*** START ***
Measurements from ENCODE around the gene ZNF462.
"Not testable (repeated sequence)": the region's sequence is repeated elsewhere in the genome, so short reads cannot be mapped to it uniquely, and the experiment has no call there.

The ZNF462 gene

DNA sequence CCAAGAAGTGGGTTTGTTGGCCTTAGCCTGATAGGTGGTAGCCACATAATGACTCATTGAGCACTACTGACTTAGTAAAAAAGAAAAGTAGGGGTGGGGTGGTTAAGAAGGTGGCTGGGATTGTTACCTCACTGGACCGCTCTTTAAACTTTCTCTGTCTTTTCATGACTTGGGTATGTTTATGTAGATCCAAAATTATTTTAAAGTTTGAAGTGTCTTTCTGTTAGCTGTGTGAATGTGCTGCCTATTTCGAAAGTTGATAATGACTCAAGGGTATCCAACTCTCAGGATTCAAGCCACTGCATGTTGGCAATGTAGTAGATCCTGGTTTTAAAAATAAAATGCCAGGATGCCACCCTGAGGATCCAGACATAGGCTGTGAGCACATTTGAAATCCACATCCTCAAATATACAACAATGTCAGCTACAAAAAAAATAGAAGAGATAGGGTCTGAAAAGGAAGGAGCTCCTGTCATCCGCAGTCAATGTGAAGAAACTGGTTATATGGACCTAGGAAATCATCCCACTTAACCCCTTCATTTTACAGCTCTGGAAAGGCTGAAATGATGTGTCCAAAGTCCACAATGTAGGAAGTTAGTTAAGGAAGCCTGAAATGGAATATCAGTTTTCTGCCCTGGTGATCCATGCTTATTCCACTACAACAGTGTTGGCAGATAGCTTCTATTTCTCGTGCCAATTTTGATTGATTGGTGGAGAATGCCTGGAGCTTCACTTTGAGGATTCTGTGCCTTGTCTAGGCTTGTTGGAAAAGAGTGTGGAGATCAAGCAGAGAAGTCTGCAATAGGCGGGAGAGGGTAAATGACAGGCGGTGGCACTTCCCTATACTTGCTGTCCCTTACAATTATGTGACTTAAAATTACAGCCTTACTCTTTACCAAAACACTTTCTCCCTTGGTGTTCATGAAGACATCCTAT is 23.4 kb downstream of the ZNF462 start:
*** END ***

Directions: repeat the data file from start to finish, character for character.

Measurements from ENCODE around the gene ZNF462.
"Not testable (repeated sequence)": the region's sequence is repeated elsewhere in the genome, so short reads cannot be mapped to it uniquely, and the experiment has no call there.

The ZNF462 gene

DNA sequence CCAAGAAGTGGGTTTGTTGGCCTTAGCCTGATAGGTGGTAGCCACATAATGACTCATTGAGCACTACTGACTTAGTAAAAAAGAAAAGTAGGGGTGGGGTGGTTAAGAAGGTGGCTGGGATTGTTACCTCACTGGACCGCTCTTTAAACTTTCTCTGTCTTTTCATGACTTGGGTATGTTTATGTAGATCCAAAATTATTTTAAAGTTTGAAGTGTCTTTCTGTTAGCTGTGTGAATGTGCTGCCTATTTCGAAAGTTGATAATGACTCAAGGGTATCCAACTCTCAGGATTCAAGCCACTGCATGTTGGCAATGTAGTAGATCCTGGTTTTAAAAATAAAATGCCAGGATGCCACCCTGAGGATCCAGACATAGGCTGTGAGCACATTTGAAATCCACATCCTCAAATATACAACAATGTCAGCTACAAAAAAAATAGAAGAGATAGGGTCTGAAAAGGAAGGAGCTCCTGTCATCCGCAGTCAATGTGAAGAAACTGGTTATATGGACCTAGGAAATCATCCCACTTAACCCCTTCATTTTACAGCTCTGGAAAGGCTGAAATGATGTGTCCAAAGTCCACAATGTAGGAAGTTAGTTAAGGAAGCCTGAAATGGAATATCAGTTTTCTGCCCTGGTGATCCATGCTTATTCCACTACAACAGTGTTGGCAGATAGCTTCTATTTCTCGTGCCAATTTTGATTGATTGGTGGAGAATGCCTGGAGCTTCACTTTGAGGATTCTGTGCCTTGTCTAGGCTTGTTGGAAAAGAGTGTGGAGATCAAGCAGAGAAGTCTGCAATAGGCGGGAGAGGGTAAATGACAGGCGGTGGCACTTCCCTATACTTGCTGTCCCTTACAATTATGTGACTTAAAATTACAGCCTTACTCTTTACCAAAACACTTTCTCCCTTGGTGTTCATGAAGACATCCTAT is 23.4 kb downstream of the ZNF462 start: